Another famous treks in Cusco are the classic inca trail 4 days 3 nights that takes you to the impressive Machu Picchu, the choquequirao trek tour that takes you to the Choquequirao Archaeological Center, and the full day tours: rainbow mountain peru tour and the humantay lake trek.
Every year in late May or early June, the Sinakara Valley in Perú fills with travelers who make a long pilgrimage to the snowy Qulqipunku, carrying tents and food. Recently, local pilgrims have been joined by foreign tourists who wish to witness the spectacle. Everyone must fight the frigid temperatures and the suffocating height in order to reach the sanctuary.
Qoyllur Riti attracts a large number of people from nearby towns, divided into two sectors: Paucartambo groups Quechua inhabitants from the agricultural sectors to the northwest of Sinakara Valley in Perú, and Quispicanchi includes Aymara from pastoral communities to the southeast. Every year, these small towns send a delegation of colorful dancers to the Qoyllur Riti Chapel, in the Mawayani district of Quispicanchi. Dressed in bright alpaca fiber clothing, they form a procession divided into four groups with different musical styles.
Christians take care of the crosses and carry the statues of the Lord of Qoyllur Riti and the Virgin up and down the snow-capped peaks. Devotees cut blocks of ice from the glacier and bring large amounts of ice from the top to share with the community. Villagers believe that melted water has healing powers. On the other hand, pilgrims with pagan beliefs wait until morning. The sun illuminates the Andes at first light, so they kneel to greet the sunrise.
The Lord of Shining Snow
The image of the Lord of Qoyllur Rit’i Religion appears engraved on the rock of the Qulqipunku mountain, and is venerated as a Christian-Andean divinity. According to Catholic legend, it is the representation of an image of Christ, painted by the locals in the exact place of the death of a child, and people go there every year to honor his memory and dedicate offerings to the sanctuary built around him.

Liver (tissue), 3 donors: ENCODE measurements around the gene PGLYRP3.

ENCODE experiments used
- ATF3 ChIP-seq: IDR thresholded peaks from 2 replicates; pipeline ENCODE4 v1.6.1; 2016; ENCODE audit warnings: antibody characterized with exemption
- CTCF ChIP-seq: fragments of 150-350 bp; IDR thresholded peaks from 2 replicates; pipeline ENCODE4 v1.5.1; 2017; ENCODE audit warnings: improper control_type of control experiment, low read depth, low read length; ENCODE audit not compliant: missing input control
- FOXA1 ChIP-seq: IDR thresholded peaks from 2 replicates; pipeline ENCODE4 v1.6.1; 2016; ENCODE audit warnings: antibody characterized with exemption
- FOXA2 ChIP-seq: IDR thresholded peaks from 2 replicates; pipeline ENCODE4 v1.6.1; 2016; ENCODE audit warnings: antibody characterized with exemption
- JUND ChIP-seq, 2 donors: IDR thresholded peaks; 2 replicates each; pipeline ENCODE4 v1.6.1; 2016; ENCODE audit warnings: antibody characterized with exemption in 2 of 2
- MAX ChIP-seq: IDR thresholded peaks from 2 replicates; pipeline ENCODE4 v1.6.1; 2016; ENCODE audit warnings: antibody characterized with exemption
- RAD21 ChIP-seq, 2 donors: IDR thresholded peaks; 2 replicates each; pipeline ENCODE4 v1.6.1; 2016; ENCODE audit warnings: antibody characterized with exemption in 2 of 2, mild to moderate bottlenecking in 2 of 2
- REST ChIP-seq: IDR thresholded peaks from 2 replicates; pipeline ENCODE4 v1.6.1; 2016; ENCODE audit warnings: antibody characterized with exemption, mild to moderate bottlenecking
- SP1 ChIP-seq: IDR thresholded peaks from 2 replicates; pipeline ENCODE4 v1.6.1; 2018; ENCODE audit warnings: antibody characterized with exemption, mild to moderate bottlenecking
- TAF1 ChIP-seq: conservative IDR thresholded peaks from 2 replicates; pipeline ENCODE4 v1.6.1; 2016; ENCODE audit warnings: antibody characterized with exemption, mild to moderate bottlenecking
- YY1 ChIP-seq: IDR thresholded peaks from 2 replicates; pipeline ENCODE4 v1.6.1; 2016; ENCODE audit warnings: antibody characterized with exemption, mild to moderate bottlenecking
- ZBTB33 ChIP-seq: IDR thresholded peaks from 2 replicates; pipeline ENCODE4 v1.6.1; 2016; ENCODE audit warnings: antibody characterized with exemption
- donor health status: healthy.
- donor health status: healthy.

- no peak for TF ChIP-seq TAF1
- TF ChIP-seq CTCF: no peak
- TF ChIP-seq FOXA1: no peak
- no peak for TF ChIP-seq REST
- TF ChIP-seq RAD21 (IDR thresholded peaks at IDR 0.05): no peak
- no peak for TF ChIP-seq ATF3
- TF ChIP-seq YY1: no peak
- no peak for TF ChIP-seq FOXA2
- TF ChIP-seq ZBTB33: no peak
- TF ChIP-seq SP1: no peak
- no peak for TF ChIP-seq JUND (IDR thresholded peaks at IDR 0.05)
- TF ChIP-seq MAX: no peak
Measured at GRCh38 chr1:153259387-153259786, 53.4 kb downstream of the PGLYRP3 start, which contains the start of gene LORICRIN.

The myth behind the festival claims that an indigenous boy named Mariano Mayta, who herded llamas, met a white boy named Manuel, with whom he became friends. In the course of their friendship, the herd of flames experienced miraculous growth and the white boy finally turned into a bright light that made visible the image of a crucified Christ on a tree. When Mariano died, he was buried in front of a large rock on which the image of Christ was painted.
Ancestral Festival: syncretism and Andean mythology
Despite the sanctuary’s Catholic themes, it also reflects many of the Andean mythologies, including the close association with rocks and mountains depicting legendary characters. In addition to worshiping the figure of Christ, the Andeans worship the apus, or mountain gods, and the Pachamama, Mother Earth. There is no tension in the apparent contradictions between worshiping Christ and the environment. Jesuit priests contribute to the maintenance of the sanctuary.
Members of small towns and villages in the Peruvian Andes travel from near and far in groups called “nations,” bringing their own miniature icon of Christ or Mary to place next to the sanctuary. Many of them carry musical instruments or wear colorful costumes. They perform choreographed dances and sing their own songs throughout the celebration.
Qoyllur Riti: magical Andean folklore
The most notable aspect of the festival is the dance. The Qoyllur Riti pilgrims bring with them large groups of dancers and musicians divided into four main styles: ch’unchu, qulla, ukuku and machula.
Each of these nations has its own ritual dress and dance routine. The Ch’unchu, who represent the indigenous inhabitants of the Amazon rainforest, wear headdresses crowned with feathers and a wooden staff. The Qullas represent the Aymara settlers of the Altiplano, and they wear masks with large noses and wide smiles, a woven sling and llama skin; while the machula wear full body condor suits.